Social clock: the culturally preferred timing of social events such as marriage, parenthood, and
retirement.
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Chapter 6 Terms:
Sensation: the process by which our sensory receptors and nervous system recieve and
represent stimulus energies from our environment
Perception: the process of organizing and intrepreting sesory information, enabling us to recieve
meaningful objects and events
Bottom-up processing: analysis that begins with the sensory receptors and working up to the
brain’s integration of sensory information
Top-down processing: information processing guided by higher-level mental processes, as
when we construct perceptions drawing on our experince and expectations
Transduction: conversion of one form of energy into another. In sensation, the transforming fo
stimulus energies, such as sights, sounds, and smells, into neural impulses our brain can
interpert.
Psychophysics: the study of relationships between the physical characteristics of stimuli, such
as theri intensity, and our psychological experince of them.
Absolute threshold: the minumun stimulation needed to detect a particular stimulus 50 percent
of the time
signal detection theory: a theory predicting how and when we detect the presence of a faint
stimulus (signal) amid background stimulation (noise). Assumes there is no single absolute
threshold and that detectioon depends partly on a person’s experience, expectations,
motivation, and alertness.
Subliminal: below one’s absolute threshold for consious awareness
Priming: the activation, often unconsiously, of certain associations, thus predisposing one’s
perception, memory, or response.
Difference threshold: the minimum difference between two stimuli required for detection 50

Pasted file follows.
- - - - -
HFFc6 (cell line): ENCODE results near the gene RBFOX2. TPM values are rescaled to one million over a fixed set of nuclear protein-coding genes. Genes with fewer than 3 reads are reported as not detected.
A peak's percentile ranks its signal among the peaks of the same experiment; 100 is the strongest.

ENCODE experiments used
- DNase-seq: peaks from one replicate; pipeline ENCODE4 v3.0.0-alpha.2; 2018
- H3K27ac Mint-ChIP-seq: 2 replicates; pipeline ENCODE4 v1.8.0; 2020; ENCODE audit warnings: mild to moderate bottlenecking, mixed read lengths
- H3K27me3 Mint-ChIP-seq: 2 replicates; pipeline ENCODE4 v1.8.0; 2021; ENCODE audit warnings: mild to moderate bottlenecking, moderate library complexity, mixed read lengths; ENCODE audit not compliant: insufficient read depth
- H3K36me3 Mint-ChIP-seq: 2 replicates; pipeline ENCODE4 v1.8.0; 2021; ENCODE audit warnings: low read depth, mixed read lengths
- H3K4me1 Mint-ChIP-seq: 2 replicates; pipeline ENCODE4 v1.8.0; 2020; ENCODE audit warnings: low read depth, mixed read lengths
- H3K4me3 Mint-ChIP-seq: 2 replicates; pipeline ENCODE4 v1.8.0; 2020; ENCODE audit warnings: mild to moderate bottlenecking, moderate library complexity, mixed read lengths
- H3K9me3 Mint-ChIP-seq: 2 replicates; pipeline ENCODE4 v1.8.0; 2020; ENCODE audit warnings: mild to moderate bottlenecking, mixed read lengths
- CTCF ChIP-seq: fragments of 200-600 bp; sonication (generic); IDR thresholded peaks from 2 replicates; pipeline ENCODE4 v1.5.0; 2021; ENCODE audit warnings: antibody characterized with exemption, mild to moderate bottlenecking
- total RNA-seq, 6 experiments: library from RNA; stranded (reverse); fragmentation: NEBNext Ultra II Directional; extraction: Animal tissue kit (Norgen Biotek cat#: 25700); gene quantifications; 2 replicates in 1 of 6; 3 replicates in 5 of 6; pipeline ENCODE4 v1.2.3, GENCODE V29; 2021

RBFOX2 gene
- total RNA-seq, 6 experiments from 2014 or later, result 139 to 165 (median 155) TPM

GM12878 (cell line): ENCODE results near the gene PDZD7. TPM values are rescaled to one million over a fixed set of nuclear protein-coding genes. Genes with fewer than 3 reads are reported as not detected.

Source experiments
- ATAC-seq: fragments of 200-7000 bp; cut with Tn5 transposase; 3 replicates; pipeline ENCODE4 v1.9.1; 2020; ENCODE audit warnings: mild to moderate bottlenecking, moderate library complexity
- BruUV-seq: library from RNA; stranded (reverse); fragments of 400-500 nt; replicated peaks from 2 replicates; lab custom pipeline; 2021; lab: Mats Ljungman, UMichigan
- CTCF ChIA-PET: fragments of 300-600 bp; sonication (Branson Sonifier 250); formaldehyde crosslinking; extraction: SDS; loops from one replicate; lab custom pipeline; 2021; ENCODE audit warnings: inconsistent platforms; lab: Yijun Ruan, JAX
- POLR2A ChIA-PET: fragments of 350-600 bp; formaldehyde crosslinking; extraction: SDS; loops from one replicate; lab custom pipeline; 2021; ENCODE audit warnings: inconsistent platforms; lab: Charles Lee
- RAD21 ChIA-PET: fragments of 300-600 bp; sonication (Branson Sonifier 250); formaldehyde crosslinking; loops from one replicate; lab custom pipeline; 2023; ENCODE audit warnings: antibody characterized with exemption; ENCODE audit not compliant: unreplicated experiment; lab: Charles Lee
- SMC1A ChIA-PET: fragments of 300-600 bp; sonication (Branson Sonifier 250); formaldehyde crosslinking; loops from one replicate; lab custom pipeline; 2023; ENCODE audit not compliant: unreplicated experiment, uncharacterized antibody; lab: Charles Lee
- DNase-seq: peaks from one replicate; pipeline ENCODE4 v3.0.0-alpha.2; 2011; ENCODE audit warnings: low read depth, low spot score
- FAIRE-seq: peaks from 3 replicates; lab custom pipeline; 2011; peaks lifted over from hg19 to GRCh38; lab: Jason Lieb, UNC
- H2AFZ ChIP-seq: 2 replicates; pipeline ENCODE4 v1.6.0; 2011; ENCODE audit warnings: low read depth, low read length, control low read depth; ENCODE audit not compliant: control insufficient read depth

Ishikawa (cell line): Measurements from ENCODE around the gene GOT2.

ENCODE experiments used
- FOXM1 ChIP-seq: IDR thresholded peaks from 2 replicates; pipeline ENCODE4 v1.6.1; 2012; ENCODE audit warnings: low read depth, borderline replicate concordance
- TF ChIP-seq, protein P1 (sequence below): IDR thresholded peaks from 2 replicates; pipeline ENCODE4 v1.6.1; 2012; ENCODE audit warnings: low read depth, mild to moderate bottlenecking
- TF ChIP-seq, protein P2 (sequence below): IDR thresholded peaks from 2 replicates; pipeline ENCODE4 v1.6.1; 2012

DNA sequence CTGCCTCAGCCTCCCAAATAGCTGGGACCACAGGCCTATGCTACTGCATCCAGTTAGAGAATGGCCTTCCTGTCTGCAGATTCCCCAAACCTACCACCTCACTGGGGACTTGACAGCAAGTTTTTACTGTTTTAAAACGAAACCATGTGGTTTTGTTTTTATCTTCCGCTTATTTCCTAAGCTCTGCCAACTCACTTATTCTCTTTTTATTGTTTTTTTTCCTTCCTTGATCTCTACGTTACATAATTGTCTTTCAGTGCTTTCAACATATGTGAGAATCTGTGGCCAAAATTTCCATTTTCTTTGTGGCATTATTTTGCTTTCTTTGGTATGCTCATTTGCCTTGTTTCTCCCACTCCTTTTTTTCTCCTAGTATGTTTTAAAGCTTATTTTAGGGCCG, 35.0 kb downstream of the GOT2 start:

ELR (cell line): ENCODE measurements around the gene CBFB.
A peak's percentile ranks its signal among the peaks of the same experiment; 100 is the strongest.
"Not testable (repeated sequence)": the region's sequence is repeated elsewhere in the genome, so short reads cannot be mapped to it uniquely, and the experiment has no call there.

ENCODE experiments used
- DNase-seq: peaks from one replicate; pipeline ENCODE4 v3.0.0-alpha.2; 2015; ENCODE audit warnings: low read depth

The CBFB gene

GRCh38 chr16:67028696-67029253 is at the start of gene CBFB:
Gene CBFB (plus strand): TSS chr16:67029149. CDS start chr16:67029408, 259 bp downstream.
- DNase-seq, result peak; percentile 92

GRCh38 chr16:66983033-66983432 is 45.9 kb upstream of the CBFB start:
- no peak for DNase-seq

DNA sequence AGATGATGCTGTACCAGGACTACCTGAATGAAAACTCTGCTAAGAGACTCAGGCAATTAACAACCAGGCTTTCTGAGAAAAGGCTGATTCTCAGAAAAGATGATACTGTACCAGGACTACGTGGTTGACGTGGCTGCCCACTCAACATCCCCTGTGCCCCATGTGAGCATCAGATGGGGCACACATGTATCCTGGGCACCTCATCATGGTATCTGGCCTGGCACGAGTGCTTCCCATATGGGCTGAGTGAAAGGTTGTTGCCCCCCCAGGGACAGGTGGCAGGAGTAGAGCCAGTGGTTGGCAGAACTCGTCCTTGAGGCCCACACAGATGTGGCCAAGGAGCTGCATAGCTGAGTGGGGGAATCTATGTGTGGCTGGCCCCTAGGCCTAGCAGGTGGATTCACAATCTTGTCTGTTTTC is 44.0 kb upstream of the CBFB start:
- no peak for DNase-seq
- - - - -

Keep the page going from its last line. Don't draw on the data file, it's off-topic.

percent of the time. We experienced the difference threshold as just noticable difference (jnd)
Weber’s Law: the principle that, to be percieved as different, two stimuli must differ by a
constant minimum percentage (rather than a constant amount).
Sensory Adaptation: diminished sensitivity as a consequence of constant stimulaiton.
Perceptual set: a mental predisposition to percieve one thing and not another
Wavelength: the distance from the peak of one light or sound wave to the peak of the next.
Electromagnetic wavelengths vary from the short blip of cosmic rays to the long pulses of radio
transmission.
Hue: the dimension of color that is determined by the wavelength of light; what we know as
color names blue, green, etc
intensity: the amount of energy in a light or sound wave, which we percieve as brightness or
loudness, as determined by the wave’s amplitude
The Eye:
Pupil: the adjustable opening in the center of the eye through which light enters
Iris: a ring of muscle tissue that forms the colored portion of the eye around the pupil and
controls the size of the pupil opening.
Lens: the transparent structure behind the pupil that changes shape to help focus images on the
retina.